Being a man, at least if you’re really in touch with yourself and not just constantly engaged in promoting the machismo persona you’ve constructed like some Dr. Frankenstein, is at times a dauntingly hard gig to pull off. Especially if you from time to time dwell too much on the past, unable to forget, forgive, or, at least move on. Tyko couldn’t and the culmination of sadness became too overwhelming, too heavy for him to carry in his heart. He drowned in a tsunami of sadness.To mark the 20th anniversary of Tyko’s passing, I created a private Facebook group dedicated to his memory. I’ve sent an invite to a few that knew Tyko. If you haven’t received one and feel that you want to take part, let me know. Peace.
Here’s my travel map for 2022. It’s significantly longer than 2021 which in turn was more extensive than 2020.
Most of these trips have been linked to the Resurfaced Art Project. But I would be disingenuous if I didn’t admit that since the pandemic tapered off, I’ve become even more addicted to new travel experiences. Which might be a reflection of my inability to find “zen” at home. But it could also be that I don’t see why I should refrain from traveling. Aside from the environmental aspect, of course.
At the beginning of the year, I told myself that there were three things that would keep me from seeking out new places or returning to familiar destinations:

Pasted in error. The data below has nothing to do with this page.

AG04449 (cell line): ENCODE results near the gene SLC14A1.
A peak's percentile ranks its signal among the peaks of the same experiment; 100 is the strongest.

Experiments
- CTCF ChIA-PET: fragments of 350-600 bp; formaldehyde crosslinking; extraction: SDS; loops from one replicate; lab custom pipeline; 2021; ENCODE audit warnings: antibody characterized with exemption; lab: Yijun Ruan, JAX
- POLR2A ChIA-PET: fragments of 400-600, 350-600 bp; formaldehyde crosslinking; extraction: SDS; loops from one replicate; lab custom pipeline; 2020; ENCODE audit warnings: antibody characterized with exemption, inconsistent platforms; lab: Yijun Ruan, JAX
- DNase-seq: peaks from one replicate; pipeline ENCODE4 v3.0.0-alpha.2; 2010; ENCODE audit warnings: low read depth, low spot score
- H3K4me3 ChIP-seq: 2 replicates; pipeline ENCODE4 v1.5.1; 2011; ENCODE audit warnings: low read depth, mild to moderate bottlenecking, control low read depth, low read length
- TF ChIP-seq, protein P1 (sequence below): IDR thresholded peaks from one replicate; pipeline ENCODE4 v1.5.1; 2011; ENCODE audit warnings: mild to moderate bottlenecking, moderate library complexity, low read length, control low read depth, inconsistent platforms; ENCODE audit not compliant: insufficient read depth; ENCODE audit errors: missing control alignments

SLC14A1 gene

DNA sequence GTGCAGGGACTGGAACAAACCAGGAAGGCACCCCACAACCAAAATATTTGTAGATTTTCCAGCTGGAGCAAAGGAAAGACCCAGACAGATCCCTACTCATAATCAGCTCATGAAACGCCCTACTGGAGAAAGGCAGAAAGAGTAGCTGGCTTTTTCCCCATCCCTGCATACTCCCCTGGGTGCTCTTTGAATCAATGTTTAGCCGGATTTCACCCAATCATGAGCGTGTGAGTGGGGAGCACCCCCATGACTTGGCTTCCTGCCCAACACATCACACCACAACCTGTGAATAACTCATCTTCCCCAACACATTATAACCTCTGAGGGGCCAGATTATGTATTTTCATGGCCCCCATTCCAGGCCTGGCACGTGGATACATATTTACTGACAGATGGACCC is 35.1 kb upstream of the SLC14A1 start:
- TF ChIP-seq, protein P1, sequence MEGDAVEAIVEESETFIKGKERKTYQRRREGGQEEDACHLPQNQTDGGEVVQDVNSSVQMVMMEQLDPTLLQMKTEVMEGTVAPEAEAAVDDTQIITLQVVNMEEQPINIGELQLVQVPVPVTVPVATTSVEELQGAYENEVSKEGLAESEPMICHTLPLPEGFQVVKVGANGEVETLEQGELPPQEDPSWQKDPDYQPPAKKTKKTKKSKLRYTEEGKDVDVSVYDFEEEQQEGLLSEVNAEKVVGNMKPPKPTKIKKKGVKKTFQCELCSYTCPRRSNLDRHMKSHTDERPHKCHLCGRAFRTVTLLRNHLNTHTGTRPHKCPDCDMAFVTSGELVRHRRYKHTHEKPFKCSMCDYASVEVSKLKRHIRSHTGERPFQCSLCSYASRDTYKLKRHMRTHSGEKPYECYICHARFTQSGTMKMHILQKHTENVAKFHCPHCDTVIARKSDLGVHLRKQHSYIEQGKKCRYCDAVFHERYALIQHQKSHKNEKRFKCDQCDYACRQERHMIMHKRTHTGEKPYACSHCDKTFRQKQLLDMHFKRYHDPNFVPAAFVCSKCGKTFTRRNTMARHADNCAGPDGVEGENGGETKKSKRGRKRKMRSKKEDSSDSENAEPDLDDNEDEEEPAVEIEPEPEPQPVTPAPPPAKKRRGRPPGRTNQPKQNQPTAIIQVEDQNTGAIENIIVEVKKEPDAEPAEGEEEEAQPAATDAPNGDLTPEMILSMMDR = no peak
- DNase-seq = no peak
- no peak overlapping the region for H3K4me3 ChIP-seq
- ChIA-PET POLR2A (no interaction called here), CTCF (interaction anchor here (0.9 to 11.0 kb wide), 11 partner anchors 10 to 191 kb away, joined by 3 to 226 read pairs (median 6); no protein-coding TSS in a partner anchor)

1. Health issues
2. Political hindrances
3. Financial woes
All three continue to be relevant potential perils – but so far, knock on wood, none have kept me from traveling.
I’ve mostly been to destinations with a warm climate, which has definitely helped stave off arthritic pains and aches. Together with Rinvoq, the medication I’m taking right now, I’ve been more or less asymptomatic since early November.
Obviously, the political situation in the world continues to worry. But so far, the war in Europe, as idiotic and tragic as it is, is still contained and doesn’t threaten travel in the rest of the world. At least not so far. I had a dinner discussion last night with a seasoned journalist friend about the Russia-Ukraine war and neither of us could come up with a probable or possible outcome. It’s a real deadlock.